“Walker argues that until women begin to talk freely about money and all of its implications, women’s contributions will continue to be unrecognized and undervalued, and women’s compensation will continue to pale in comparison to their male counterparts,” notes the book’s release.

It’s a sentiment Walker echoes as she discusses the range of stigmas impeding women from having honest conversations about money, let alone taking control of their finances.

“I think women think we’re alone, you know?” she said. “‘Look, I made this mistake. I screwed this up [and did the wrong thing] — or I did this great thing. But whatever it is, we’re not alone.”

“I really tried to get a lot of different takes that will support people,” she further explained, speaking to intersectional dynamics specific to Black women. “Just to kind of excavate the messaging to Black women that if you don’t have enough money, you should feel shame. If you have too much money, you should feel guilt.”

“If you don’t have the skills and resources to manage your money, you shouldn’t necessarily feel entitled to go get that information,” Walker continued. “You know, just to really excavate the struggles that Black women are having around the decisions that we make because we don’t have the mentorship.”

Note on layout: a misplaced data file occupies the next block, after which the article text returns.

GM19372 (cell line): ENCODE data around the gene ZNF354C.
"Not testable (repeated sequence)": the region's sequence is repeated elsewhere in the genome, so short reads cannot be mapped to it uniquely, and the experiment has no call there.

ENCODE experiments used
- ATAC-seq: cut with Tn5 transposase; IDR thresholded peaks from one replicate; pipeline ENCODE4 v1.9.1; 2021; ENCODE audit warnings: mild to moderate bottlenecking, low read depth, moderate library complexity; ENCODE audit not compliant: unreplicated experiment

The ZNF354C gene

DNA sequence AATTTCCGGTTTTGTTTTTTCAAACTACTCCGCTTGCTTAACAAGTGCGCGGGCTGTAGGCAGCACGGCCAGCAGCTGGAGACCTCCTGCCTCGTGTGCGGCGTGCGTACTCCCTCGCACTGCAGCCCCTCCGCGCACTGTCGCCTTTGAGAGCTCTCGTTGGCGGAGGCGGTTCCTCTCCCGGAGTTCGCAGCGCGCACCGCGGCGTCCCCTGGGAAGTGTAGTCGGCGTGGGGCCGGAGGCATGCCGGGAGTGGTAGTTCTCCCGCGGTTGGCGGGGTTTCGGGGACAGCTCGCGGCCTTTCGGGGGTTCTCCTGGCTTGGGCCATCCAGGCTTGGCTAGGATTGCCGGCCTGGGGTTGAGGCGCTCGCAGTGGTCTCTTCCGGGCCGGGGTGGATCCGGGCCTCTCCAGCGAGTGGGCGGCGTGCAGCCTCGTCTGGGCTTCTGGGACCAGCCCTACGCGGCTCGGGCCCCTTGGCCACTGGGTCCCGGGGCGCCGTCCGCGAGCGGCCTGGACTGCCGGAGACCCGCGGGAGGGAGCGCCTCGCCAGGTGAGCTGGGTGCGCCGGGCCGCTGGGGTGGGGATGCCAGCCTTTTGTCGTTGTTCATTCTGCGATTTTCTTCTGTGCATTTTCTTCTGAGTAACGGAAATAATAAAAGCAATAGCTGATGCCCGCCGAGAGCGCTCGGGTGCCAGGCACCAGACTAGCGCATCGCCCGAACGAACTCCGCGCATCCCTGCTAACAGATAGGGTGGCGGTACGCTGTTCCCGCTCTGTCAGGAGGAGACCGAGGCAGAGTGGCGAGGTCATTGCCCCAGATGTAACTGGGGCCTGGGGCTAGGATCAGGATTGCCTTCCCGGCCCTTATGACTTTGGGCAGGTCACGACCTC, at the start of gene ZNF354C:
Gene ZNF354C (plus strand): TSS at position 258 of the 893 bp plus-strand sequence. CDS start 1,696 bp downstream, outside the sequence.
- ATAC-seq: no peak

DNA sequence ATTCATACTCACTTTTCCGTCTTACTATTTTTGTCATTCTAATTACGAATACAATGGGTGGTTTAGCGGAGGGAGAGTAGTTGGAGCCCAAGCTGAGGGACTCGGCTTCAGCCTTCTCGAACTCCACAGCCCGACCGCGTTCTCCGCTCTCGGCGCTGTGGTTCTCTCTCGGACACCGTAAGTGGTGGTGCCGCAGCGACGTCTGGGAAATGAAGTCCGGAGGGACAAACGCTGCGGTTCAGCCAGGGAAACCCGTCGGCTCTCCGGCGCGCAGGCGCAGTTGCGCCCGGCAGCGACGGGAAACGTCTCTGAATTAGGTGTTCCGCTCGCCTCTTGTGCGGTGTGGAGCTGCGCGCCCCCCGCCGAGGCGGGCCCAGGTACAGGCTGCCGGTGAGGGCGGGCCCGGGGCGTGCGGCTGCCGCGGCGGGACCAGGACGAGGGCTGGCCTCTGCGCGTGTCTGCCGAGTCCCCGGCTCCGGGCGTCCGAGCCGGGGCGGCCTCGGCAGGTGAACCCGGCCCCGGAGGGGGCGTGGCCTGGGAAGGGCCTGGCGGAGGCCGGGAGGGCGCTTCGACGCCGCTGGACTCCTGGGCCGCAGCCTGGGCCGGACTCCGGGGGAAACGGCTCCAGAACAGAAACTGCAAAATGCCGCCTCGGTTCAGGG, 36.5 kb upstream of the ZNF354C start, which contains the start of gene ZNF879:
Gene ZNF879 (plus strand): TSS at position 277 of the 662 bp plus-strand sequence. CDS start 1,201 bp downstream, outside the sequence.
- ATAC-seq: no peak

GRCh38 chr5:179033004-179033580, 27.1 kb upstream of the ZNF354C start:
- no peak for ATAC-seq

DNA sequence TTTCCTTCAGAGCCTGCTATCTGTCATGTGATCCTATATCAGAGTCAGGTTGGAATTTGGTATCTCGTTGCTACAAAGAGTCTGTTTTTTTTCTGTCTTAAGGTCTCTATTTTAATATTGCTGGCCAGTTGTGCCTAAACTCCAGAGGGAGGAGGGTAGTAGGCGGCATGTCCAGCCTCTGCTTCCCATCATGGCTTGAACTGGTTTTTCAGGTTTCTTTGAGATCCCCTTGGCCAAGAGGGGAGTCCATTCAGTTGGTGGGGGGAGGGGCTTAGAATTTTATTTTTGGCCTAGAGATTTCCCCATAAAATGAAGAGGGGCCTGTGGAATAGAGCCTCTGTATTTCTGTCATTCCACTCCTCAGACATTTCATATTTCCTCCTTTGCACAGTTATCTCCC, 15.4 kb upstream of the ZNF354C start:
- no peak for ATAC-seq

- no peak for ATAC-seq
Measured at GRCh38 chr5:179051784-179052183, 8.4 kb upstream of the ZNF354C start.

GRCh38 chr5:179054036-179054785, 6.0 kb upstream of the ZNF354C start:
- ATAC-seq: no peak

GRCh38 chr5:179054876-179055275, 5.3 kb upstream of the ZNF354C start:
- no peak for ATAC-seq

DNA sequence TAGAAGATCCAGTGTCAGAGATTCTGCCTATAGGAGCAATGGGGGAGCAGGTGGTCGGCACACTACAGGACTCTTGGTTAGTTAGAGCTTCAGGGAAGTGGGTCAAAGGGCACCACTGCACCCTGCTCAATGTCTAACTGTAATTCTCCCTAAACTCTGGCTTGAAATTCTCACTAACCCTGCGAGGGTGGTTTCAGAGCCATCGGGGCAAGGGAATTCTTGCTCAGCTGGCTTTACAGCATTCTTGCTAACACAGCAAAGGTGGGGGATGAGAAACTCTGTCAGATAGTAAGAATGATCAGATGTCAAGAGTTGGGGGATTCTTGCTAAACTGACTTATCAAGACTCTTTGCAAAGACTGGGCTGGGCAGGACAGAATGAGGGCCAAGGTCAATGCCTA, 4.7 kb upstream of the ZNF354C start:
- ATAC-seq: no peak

Women Talk Money may not be intended to replace that much-needed mentor, but it is a point of empathy and understanding from which women can begin to release narratives that don’t serve them or their financial futures.

“I want women — I want readers — to understand that they are holding a lot of stories about money,” Walker said. “They’re holding shame about money, they’re holding confusion about money, they’re holding all of the things they learned as young people. And that it’s okay to unpack those stories and share them with one another, and that the process of sharing them with one another is what’s going to help us get to a better story.”

Women Talk Money, edited by Rebecca Walker, is available now wherever books are sold.

Maiysha Kai is Lifestyle Editor of theGrio, covering all things Black and beautiful. Her work is informed by two decades’ experience in fashion and entertainment, a love of great books and aesthetics, and the indomitable brilliance of Black culture. She is also a Grammy-nominated singer-songwriter and editor of the YA anthology Body (Words of Change series).